Patricio Perez knew at this time that Eladio Ojinaga was satisfied with the accounting rendered in 1893, and, testifying at the trial, he said that the reason why they excluded Ojinaga from participation in this amount was because they suspected that there was an agreement between him and Tomas R. Perez and that the idea of Tomas R. Perez was to take his own share out so as to reduce the share of each for his own benefit. This settlement, therefore, was never carried out. Litigation was begun by Patricio and Juan Perez against Tomas R. Perez for an accounting. Other judicial proceedings were commenced by Tomas R. Perez against the heirs, or some of them. A final settlement of all the suits and proceedings then pending and of the entire matter in controversy was made on the 14th of August, 1901, in a public document of that date. By that agreement: "4. Don Tomas R. Perez binds himself to pay Don Patricio Perez the sum of 12,053.54 pesos, as profits, together with the interests agreed upon during the period of his administration from April 20, 1890, to May 1, 1893." He agreed to pay to the other heirs who joined in the agreement, and who were all of the heirs except Eladio Ojinaga, a proportionate amount.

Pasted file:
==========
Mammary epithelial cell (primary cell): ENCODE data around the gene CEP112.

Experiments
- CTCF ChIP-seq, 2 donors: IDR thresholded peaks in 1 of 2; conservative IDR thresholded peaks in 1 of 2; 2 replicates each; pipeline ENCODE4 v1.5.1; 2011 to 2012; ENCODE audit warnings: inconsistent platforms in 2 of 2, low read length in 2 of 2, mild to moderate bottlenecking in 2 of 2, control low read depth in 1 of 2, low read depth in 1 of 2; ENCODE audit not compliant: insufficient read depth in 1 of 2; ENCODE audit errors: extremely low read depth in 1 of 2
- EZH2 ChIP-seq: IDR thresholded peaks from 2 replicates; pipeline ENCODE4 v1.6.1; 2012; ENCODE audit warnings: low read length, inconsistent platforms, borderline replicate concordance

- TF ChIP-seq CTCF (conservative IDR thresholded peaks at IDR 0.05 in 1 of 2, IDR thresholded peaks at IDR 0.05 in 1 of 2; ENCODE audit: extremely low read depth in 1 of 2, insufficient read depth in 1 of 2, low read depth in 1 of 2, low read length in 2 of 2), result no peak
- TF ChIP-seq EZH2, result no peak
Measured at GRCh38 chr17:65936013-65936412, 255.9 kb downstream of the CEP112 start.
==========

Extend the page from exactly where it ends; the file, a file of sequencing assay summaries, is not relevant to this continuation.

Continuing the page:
It is claimed by the appellant that this document proves conclusively that the amount of the profits to which Eladio Ojinaga was entitled for the period in question was this sum of 12,053.54 pesos and that he is entitled to that sum with interest thereon from the 1st of May, 1893. It is, however, apparent from the whole document, and from the testimony of Patricio Perez, a witness presented by the appellant at the trial, that this agreement was a compromise settlement and that this sum of 12,000 pesos included interest, costs, and expenses. Patricio Perez

"Q. What is the ultimate account on which was calculated your share of 12,053 pesos? — A. I can not tell precisely now from whence that account was taken, but, adding my share to the shares of my brothers and the other four, this was the total sum to be given to us, including the prejudice and damage suffered by us.

x       x       x

"Q. What was to be your share of this 32,000 pesos? — A. I do not know exactly.

"Q. More or less? — A. about 6,000 pesos, approximately.

"Q. And how was it that you ultimately received 12,000 pesos? — A. Because here in Manila I had incurred further expense and the interest had been accumulating.